I suspect that local papers may have their articles written by the same people…. I read a couple of years back that some papers hired 3rd world folks to do some local stories based on Internet available data.
          It would explain why my local papers quality dropped down the pan… I know one guy who works for them and he now works from home and had to apply for his job vs some guy from out of state.

  6. mkey says:

    “minivanjack” on the UBI video closes with “… it will tear our society to shreds”. I’d add, that’s exactly what it’s supposed to happen.

    • mik says:

      I have no doubt about conclusion.
      Don’t like to quote dark web intellectuals, but this one is great:
      “Man is a beast of burden.”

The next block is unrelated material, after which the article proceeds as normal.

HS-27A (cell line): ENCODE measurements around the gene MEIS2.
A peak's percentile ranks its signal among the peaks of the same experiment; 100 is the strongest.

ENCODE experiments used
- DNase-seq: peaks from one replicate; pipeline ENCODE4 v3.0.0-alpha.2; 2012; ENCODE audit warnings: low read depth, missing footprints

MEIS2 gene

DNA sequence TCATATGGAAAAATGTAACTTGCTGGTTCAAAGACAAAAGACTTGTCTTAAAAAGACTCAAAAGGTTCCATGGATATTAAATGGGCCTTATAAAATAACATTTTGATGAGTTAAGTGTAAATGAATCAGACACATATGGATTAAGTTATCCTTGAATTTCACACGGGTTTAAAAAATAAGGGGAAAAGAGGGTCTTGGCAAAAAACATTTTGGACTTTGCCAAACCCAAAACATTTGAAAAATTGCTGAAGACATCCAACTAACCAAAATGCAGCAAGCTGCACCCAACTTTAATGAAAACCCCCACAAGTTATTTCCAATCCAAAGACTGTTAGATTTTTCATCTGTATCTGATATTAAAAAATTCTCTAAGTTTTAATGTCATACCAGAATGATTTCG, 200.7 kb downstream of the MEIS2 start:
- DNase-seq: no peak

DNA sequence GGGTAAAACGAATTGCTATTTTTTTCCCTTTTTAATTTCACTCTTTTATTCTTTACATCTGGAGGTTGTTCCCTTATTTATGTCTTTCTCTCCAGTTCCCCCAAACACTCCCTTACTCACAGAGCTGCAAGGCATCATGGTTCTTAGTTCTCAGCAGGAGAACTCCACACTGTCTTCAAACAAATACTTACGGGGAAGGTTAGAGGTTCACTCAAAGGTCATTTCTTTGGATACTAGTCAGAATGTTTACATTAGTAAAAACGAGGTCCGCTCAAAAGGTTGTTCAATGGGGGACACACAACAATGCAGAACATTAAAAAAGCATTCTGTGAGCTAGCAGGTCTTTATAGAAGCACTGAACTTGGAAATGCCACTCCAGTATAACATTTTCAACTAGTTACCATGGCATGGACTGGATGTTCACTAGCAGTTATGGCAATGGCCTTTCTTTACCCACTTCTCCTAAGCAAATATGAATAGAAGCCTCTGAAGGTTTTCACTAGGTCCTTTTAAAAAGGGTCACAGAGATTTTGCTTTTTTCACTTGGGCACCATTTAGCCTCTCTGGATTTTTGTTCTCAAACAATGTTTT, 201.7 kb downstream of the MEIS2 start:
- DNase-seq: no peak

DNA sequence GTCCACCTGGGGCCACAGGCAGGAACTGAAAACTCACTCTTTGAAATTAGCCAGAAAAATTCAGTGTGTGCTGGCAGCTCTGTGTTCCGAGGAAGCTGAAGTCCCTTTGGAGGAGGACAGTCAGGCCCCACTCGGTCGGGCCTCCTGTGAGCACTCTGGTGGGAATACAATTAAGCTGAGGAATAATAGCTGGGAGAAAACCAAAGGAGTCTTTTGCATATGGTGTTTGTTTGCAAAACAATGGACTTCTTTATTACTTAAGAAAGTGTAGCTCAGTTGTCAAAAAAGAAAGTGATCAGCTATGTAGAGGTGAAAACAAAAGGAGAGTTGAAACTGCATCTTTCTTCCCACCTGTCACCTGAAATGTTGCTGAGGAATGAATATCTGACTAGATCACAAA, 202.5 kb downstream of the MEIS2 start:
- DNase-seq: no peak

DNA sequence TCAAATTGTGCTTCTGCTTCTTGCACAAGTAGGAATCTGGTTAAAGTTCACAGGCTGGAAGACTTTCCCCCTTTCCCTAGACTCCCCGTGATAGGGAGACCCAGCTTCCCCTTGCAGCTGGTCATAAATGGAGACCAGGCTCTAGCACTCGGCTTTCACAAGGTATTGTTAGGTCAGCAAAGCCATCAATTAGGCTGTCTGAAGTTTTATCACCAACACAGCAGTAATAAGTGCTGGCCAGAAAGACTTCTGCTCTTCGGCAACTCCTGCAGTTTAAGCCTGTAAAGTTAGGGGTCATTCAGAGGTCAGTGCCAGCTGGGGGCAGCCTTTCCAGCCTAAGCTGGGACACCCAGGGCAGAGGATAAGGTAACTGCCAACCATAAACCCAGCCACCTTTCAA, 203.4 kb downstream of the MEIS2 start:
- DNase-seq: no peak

Interesting, what happens to animals without burden.
      The Mouse Utopia Experiments

      I don’t think demise of society will start with inflation caused by UBI. This is pre-QE economic thinking. We have been taught inflation is imminent when printing presses are working overtime. Well, QE proved differently.
      Now we have explanation why. Excess money was used by the richest, it was monetarily sterilized.

      Today economy is very monopolized. By the time UBI could be reality it will be even more (trends go that way).
      With monopolized economy markets can be controlled. Particularly in the absence of cash. It’s just a matter of “deal” on the highest levels.
      UBI would be used mostly for food and “generic drugs”, so these prices have to be under control. Any increase in demand here is just great, for them.

      • HomeRemedySupply says:

        The Cslhoun rat/mouse experiments…interesting video.